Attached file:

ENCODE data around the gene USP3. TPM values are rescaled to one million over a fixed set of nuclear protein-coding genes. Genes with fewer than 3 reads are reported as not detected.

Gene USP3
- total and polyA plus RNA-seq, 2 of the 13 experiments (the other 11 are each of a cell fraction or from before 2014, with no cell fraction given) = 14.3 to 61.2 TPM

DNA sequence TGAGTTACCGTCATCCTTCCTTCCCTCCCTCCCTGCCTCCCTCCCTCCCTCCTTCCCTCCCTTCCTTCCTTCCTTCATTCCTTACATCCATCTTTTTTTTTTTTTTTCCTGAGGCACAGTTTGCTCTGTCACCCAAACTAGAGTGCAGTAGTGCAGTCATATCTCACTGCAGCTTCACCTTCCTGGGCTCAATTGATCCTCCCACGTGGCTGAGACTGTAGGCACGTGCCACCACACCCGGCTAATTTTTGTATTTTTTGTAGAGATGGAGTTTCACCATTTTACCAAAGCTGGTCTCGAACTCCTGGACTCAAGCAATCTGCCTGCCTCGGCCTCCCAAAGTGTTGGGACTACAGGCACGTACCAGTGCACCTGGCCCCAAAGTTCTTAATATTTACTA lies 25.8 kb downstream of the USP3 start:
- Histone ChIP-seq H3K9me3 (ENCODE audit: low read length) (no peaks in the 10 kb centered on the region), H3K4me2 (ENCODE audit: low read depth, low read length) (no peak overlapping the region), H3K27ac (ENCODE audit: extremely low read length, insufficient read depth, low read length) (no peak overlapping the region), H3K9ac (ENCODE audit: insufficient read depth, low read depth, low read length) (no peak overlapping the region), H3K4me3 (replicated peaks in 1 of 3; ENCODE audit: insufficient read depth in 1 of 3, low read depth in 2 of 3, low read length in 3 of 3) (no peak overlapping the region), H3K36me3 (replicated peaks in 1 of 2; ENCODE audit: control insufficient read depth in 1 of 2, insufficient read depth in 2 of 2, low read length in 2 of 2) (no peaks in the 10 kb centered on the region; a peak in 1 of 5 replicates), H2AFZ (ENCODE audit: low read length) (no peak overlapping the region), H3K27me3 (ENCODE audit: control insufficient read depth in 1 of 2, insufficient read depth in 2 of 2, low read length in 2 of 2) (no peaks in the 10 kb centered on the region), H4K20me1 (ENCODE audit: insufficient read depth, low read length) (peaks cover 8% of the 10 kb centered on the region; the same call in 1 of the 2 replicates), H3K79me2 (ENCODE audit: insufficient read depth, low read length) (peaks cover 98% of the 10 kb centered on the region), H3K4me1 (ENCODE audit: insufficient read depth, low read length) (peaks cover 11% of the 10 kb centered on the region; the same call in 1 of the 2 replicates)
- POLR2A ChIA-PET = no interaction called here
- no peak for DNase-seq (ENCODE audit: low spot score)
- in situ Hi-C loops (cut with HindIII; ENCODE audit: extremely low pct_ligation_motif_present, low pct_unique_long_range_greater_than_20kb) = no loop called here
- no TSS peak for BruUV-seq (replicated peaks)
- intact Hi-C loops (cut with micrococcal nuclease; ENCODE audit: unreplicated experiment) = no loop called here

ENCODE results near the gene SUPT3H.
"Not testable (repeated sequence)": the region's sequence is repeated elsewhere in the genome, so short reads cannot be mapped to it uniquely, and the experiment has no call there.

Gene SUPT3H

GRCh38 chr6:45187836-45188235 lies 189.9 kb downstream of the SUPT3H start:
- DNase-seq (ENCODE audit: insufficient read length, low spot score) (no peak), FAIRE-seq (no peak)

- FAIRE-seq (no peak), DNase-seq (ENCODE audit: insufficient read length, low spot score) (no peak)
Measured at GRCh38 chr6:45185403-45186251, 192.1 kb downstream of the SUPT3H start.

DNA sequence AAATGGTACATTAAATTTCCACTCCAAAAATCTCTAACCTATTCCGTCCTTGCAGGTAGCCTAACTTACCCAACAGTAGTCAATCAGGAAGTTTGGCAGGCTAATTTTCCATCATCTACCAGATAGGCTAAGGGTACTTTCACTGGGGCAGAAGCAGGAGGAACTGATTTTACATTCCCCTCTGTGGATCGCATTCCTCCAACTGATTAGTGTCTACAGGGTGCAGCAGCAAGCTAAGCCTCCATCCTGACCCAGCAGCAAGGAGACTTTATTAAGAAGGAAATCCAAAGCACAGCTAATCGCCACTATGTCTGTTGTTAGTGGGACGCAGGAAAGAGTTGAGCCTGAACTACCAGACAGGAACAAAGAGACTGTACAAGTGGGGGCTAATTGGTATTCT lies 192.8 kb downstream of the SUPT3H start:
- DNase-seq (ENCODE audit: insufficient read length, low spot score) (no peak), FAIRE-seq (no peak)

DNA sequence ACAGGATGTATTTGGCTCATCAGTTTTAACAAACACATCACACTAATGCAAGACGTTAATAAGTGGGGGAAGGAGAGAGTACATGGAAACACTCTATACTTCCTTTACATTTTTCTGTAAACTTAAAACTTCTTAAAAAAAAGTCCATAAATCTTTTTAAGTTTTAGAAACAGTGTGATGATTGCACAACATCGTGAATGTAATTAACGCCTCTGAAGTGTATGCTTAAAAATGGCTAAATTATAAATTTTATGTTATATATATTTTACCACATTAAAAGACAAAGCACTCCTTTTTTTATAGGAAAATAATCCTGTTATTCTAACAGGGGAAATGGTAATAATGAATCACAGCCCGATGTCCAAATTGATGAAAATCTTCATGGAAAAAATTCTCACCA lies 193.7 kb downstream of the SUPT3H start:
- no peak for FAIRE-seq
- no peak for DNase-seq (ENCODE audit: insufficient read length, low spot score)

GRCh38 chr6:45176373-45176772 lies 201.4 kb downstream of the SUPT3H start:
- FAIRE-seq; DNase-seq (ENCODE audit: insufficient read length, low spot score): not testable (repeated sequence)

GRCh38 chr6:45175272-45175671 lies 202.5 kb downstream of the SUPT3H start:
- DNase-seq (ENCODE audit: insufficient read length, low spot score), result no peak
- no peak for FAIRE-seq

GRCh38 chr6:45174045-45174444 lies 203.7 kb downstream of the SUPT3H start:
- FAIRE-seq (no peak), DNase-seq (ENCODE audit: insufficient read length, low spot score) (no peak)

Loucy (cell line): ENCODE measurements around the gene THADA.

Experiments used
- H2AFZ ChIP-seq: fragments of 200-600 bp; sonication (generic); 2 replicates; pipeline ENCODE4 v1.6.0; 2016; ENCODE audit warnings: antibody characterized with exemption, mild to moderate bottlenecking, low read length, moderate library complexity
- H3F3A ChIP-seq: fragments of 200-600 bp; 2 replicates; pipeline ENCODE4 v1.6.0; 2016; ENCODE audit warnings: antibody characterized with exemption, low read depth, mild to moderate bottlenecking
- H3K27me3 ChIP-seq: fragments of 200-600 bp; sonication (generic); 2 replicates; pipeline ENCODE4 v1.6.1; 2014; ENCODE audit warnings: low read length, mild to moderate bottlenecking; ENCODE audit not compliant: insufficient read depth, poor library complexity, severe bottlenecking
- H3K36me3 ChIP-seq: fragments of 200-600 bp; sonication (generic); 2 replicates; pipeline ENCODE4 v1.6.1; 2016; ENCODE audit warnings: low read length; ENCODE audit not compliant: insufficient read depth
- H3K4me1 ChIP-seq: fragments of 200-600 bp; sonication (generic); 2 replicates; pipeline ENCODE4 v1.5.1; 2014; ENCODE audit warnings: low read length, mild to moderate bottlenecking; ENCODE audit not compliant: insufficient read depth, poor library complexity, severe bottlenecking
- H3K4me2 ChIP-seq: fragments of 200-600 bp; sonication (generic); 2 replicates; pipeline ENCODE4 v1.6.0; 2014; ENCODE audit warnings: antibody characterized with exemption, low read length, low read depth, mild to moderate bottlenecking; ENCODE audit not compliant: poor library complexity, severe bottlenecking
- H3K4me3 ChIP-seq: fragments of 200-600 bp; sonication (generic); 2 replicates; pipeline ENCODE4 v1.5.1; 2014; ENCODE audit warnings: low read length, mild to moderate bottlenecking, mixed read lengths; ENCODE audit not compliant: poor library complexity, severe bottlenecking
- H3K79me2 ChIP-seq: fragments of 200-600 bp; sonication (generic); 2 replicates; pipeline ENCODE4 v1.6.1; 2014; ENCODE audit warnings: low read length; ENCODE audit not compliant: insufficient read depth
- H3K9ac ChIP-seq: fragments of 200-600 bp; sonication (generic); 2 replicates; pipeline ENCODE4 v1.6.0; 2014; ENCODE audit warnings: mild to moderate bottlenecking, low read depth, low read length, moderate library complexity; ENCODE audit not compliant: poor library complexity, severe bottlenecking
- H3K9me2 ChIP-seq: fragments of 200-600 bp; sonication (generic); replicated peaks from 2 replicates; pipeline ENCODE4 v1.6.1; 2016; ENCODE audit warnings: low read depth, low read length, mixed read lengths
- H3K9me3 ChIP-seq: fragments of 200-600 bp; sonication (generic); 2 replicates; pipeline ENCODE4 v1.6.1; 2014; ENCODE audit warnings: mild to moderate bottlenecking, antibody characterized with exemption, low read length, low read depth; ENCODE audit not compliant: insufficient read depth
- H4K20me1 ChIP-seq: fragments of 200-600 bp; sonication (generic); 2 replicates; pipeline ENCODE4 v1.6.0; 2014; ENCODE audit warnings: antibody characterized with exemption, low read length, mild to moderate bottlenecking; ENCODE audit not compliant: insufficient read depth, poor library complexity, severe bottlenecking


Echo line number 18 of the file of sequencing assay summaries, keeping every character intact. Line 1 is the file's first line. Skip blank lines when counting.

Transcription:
DNA sequence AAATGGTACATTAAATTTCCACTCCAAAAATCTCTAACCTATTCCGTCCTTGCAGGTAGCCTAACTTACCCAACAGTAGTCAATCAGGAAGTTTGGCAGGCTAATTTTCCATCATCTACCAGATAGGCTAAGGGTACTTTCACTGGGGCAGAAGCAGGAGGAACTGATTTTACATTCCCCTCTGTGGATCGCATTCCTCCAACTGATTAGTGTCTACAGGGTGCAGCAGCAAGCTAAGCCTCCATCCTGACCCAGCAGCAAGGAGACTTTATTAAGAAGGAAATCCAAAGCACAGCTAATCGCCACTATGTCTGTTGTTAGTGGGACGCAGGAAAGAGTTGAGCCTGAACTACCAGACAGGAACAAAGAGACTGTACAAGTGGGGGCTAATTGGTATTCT lies 192.8 kb downstream of the SUPT3H start: